Choke Cherry Jelly Recipe

Choke Cherry Jelly Recipe

Choke Cherries grow in abundance most years on bushes around Calgary and most of the prairies. They are also a prominent wind break around many farms and ranches. The jellies and syrups from this berry are highly popular on the prairies as many people pick their own.   You can’t get more farm to table than that. Many people stop by my booth and tell me about the syrup their grandmothers used to make. Now, I am fairly certain that syrup was so prevalent because choke cherries are not that easy to get to set into a jelly. But if the result of a jelly failure is a delicious syrup, then that’s a happy accident as far as I can see.

If you don’t have access to your own crop, many people sell them. In Alberta, Pearson’s Berry Farm is a good local source.

Making the Juice:

Take 5 pounds of choke cherries and place in a pan. Cover with enough water to sink them all. A good way to measure is to put your finger into the water and touch the choke cherries. The water should be no higher than the first joint of your finger.

Bring water to a boil and then turn down the heat and simmer for an hour with the lid on. About 30 minutes in, take a potato masher and mash the berries a bit.

When done, turn the contents into a large sieve lined with cheese cloth and drain for an hour. You can also do the time-honoured method of pouring into a clean pillow case and dripping overnight.


Measure the following into a pot:

3 cups of strained juice

6 1/2 cups of sugar (yes, that’s right, 6 1/2 cups). If you put less in, your jelly will not set. Sugar binds to the water molecules and the pectin which gives you set and stops spoilage.

Bring to a hard boil and leave at that boil for 2 full minutes.

Empty 2 packages Certo liquid pectin into the pot and bring to another boil.  Take off the heat and let sit for 4-5 minutes. Waiting that period of time makes it easier to skim off the foam that invariably develops because it starts to cling together adn you can almost remove it by gathering it to the side of the pot with a big shallow spoon.  Also, it allows you to know if the jelly will set. If the foam is not holding together, the best thing to do is add another 1/2 cups of sugar to the pot, stir well and then put back on  the heat and bring to another boil.  I usually decant the pot’s contents into easy pouring pitchers. Pour into hot, sterilized jars and seal.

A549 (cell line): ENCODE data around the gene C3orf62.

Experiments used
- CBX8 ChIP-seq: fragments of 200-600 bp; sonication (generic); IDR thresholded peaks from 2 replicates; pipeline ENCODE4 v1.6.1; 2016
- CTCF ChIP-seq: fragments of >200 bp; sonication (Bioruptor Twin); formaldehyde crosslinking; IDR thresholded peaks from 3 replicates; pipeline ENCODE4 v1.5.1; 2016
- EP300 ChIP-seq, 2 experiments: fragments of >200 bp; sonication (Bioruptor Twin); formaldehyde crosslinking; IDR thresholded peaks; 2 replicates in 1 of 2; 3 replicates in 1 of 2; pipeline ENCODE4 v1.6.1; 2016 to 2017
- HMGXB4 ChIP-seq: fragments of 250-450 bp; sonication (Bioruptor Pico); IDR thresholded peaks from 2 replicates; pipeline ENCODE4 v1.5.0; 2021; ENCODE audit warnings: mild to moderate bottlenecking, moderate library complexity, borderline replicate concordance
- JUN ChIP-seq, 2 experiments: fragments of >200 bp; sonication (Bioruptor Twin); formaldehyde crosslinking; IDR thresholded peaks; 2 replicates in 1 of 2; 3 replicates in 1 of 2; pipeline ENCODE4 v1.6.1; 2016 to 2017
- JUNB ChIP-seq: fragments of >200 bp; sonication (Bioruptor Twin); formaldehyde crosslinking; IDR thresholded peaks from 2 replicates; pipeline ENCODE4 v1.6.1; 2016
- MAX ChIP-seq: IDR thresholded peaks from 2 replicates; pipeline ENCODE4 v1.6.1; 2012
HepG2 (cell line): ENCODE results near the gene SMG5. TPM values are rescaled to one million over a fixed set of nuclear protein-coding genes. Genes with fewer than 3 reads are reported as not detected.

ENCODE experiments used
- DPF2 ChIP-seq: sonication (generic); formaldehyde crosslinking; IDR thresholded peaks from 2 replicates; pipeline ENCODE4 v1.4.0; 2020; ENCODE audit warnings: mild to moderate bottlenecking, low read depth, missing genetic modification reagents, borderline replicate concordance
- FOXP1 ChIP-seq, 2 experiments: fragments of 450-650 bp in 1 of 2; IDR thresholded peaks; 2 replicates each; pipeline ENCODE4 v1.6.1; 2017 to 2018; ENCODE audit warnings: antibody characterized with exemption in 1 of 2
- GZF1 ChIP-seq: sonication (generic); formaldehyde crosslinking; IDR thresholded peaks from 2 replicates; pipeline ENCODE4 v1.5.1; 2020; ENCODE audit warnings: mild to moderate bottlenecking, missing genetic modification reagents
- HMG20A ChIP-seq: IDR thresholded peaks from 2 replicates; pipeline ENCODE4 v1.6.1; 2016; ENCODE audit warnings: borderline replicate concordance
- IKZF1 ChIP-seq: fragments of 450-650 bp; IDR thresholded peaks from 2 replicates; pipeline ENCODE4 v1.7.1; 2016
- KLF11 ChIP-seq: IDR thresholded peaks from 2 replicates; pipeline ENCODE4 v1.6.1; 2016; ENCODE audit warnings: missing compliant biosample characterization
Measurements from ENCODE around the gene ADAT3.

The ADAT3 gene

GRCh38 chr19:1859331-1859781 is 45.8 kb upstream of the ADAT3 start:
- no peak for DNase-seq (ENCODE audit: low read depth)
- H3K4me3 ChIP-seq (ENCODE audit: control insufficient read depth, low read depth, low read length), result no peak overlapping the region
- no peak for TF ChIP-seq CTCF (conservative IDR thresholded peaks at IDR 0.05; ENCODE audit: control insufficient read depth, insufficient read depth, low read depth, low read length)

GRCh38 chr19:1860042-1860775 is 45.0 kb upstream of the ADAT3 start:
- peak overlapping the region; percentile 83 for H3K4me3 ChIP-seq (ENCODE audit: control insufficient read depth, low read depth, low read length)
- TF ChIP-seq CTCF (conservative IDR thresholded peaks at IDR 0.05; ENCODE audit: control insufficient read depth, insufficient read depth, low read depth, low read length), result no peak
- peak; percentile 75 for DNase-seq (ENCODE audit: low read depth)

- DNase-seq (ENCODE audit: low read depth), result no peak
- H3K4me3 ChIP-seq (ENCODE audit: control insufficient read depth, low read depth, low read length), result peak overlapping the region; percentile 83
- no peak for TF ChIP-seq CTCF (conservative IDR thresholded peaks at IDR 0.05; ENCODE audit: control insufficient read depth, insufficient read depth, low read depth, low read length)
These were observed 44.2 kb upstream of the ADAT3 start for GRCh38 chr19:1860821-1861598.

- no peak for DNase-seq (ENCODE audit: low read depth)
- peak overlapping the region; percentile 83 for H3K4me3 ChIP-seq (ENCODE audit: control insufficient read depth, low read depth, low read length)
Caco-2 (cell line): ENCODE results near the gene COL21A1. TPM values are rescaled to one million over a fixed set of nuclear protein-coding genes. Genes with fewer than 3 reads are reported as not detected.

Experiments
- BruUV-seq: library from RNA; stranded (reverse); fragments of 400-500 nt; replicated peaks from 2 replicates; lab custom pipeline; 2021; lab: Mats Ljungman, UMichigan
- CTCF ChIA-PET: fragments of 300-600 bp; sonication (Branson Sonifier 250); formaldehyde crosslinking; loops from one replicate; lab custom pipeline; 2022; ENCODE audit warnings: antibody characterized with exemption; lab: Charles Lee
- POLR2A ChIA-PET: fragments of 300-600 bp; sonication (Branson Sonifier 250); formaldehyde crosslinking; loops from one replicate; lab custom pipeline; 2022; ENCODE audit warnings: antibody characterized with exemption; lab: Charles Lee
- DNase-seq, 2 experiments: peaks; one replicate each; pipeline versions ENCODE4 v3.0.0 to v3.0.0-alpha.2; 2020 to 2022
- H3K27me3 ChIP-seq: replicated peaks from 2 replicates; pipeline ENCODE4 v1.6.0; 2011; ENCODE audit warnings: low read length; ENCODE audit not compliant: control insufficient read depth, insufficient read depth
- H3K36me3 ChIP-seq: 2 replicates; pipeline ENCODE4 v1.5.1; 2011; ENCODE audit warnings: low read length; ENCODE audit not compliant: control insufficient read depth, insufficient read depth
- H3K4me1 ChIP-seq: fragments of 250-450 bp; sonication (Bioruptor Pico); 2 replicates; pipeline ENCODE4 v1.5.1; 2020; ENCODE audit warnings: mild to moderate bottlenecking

You can process in a boiling water bath for 5 minutes. Do not do this for any longer or you will ruin your set (jelly is delicate).  Having said that, it is not necessary to process jellies or jams.  Hot product, hot jar, hot lid and voila.  Do not turn the jars upside down.  Just give it 24 hours to set.  If not set, but thick, wait a bit - even 3-4 days before recooking with 1/2 cup more sugar. 

Note: Most recipes say to barely cover the berries in water and then cook only for 15 minutes. This method has not produced enough juice and also has given the jelly a burned taste.  Also, the pectin package and all online recipes I found said to boil the juice/sugar for 1 minute and add pectin. I live in Calgary, altitude 3300 feet. I think that makes a difference and the added minute of boiling removes just that much more water to enable you to get a set.

Good luck.

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